Property, Tax

Is the capital gains tax concession too generous? These economists think so

The Conversation /

By Maria Yanotti, University of Tasmania

As the federal budget approaches, the government is grappling with ways to enhance housing affordability, including reforming the current 50% capital gains tax (CGT) deduction on property investment. The Conversation

The Economics Society of Australia (ESA) Monash Forum polled economists on this proposition:

Capital gains tax deductions for housing investment should be removed because they overstimulate the housing market, contributing to rising house prices.

This is a deliberately more extreme measure than the proposal reportedly being considered by the federal government, which is to cut the current discount to 25%. But we wanted to assess more generally the effect of capital gains taxes on the housing market.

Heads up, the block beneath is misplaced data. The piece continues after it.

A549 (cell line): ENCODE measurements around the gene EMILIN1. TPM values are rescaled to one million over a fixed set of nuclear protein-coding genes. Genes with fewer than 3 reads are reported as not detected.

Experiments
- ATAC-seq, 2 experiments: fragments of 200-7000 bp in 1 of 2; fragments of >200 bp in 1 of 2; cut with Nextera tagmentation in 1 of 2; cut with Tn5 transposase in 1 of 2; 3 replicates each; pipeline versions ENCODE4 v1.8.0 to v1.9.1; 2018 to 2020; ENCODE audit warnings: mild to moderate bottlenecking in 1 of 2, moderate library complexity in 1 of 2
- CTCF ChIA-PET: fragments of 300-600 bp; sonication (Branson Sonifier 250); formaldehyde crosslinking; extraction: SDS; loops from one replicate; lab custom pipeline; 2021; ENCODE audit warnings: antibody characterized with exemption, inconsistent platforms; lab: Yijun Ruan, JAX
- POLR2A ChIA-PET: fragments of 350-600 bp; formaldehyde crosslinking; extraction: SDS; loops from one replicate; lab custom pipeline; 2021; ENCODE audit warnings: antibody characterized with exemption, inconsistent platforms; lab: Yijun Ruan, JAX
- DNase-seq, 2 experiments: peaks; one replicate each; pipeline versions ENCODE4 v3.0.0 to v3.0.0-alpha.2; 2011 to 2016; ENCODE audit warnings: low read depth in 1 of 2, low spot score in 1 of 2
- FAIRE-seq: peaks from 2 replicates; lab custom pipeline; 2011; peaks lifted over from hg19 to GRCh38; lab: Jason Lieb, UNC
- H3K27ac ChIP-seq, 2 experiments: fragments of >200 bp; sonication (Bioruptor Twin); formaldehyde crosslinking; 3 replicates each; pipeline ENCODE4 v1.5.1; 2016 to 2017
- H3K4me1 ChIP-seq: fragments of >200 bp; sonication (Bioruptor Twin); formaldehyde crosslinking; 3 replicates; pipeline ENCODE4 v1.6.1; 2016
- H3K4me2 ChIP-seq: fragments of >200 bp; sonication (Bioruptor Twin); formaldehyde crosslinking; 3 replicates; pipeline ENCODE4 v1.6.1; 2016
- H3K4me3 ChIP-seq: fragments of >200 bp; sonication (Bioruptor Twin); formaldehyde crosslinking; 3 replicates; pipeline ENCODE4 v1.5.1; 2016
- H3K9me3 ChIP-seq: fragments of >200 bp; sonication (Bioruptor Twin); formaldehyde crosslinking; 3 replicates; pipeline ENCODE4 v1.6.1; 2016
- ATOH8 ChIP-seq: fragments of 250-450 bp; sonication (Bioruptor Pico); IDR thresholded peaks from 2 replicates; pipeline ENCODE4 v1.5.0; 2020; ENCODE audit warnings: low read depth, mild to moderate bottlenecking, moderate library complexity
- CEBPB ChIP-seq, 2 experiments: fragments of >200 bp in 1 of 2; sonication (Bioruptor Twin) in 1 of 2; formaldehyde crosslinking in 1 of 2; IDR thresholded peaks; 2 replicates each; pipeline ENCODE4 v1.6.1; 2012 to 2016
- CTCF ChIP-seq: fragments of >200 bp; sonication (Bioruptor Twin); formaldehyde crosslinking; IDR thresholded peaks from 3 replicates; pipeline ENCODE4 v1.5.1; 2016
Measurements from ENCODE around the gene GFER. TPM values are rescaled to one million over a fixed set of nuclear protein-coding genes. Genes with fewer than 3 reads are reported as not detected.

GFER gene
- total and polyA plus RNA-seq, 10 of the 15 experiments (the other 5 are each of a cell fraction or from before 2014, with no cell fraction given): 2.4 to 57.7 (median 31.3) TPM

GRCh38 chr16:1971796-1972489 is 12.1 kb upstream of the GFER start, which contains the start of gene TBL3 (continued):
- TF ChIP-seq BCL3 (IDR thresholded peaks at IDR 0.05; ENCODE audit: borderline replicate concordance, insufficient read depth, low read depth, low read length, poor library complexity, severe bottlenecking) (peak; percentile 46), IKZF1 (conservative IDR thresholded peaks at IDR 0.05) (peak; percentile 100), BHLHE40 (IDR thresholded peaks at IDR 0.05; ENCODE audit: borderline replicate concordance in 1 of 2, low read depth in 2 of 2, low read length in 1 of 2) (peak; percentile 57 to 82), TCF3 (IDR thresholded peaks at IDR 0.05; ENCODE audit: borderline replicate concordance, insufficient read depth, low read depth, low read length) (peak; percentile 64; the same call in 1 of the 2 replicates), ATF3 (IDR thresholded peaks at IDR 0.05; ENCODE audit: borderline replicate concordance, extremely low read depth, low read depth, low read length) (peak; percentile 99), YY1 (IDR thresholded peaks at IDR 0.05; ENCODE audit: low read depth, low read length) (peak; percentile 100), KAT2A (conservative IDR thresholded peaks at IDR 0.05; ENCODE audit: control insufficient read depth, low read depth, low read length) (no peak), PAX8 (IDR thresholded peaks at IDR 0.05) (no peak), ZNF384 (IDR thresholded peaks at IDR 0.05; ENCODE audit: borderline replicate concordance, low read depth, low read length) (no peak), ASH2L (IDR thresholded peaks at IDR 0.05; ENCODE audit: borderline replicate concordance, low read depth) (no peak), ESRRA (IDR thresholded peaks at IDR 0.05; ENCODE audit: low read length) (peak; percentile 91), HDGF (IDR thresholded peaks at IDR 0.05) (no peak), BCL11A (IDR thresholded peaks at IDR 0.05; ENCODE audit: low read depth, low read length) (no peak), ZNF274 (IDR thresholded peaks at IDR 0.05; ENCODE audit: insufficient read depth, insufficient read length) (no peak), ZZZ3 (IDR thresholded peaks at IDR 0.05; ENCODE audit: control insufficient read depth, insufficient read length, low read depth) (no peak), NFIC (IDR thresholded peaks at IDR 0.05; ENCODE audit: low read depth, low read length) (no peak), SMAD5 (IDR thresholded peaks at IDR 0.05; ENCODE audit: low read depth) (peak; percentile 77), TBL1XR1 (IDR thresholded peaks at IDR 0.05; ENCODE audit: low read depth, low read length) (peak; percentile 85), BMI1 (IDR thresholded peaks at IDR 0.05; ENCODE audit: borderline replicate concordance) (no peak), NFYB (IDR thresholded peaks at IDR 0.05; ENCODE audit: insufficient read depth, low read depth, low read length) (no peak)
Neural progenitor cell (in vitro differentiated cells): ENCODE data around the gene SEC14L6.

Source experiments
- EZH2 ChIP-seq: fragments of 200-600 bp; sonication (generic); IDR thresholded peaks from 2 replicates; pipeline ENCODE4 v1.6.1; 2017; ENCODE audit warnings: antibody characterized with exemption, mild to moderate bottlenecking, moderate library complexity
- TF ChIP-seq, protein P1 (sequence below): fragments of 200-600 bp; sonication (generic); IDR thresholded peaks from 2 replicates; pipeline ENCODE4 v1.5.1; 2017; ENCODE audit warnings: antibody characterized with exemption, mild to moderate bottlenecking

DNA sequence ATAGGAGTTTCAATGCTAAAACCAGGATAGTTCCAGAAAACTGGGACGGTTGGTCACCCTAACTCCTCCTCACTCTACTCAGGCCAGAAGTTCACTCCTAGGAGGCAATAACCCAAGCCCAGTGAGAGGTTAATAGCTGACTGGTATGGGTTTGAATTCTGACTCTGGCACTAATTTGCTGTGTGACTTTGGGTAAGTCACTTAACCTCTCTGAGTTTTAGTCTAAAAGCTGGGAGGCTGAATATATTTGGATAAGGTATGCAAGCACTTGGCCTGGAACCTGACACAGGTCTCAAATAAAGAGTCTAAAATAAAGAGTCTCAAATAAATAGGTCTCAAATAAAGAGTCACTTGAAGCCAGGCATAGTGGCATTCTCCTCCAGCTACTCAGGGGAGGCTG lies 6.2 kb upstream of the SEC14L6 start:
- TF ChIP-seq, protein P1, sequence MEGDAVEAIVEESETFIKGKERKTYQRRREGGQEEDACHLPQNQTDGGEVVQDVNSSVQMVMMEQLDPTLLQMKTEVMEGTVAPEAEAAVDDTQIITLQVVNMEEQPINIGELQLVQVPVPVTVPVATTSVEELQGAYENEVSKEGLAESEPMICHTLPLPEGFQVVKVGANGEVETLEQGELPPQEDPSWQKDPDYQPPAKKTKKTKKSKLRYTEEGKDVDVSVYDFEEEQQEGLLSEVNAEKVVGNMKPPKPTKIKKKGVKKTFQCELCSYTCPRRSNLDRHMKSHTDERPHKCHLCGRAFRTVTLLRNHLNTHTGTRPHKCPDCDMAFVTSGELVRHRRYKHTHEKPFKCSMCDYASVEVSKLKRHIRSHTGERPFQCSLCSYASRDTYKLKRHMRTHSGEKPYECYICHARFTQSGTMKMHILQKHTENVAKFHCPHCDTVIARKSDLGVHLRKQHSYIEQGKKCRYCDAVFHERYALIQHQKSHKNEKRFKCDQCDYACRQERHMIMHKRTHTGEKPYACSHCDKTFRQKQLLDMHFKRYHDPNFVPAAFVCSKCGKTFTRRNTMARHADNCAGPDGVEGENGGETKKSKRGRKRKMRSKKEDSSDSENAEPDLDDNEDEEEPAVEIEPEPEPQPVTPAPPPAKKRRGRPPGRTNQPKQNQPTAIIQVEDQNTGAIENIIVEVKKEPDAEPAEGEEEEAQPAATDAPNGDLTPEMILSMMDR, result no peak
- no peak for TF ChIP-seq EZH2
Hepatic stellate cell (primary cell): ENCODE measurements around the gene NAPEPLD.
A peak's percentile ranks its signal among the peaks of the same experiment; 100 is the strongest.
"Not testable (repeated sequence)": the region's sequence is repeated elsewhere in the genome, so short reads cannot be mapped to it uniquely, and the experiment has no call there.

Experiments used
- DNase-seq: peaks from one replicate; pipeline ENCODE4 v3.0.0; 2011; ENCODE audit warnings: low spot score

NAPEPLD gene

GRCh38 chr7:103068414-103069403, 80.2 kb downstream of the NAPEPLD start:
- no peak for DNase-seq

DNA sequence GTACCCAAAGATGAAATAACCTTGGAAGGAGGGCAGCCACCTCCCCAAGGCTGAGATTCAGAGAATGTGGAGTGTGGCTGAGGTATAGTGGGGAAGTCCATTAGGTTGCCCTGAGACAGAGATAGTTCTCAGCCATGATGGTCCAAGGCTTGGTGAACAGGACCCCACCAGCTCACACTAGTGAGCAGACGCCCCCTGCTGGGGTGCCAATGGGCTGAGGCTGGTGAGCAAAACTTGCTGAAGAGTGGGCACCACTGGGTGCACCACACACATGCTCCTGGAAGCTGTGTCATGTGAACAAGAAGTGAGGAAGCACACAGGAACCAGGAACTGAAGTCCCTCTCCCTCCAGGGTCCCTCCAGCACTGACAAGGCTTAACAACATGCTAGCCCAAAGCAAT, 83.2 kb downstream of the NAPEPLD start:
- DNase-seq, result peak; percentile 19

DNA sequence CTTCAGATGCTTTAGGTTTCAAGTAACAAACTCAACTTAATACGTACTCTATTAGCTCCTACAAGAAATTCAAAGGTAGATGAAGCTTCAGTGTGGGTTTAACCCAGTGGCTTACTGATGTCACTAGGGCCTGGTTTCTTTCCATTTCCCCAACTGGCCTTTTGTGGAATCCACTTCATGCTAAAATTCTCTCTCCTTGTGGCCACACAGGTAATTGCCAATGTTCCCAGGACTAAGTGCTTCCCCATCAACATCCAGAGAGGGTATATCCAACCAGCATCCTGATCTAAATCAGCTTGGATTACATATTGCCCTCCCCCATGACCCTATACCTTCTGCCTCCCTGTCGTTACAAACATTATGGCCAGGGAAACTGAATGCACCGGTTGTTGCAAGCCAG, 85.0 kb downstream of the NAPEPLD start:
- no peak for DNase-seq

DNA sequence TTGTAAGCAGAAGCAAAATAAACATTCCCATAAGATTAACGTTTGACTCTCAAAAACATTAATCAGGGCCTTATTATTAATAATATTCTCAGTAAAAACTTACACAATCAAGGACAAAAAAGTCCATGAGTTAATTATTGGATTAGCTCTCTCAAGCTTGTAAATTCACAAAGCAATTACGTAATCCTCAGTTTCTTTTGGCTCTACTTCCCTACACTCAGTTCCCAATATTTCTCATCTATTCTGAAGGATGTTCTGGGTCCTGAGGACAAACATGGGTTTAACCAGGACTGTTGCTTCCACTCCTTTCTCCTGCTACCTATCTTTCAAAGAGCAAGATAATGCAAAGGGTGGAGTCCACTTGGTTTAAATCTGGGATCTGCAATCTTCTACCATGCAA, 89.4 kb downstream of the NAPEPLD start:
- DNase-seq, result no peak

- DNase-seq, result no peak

The poll found 44.4% of economists agreed with a statement that the tax deduction should be removed entirely (22.2% agreeing and 22.2% strongly agreeing). But 40.7% disagreed with the statement (22.2% disagreeing and 18.5% strongly disagreeing), while 14.8% of respondents were uncertain.

While some economists support the current role of the CGT discount to avoid taxing the capital gains that arise as a result of inflation increasing house prices, as opposed to the valuation in the land or property due to development (Saul Eslake, Rodney Maddock, Nigel Stapledon and Doug McTaggart), others believe the tax should also apply to the gains as a result of inflation (Kevin Davis and Margaret Nowak).

Many argued the principle of the CGT discount is not a bad policy, however, the level of the discount is generous and is open for abuse.

They also pointed out that changes in one type of tax will distort the economy, especially if it is only targeted to one type of asset, in this case property. Instead some economists suggested the approach should be a holistic reform to fix tax inefficiencies, and tax treatment should be equal between all forms of investment and saving.

Most of the economists agreed housing affordability policies should be focused mainly on housing supply and housing market constraints (as well as transport and infrastructure) to solve the crisis. Other policies such as shared-ownership schemes and government-backed bonds are also being considered.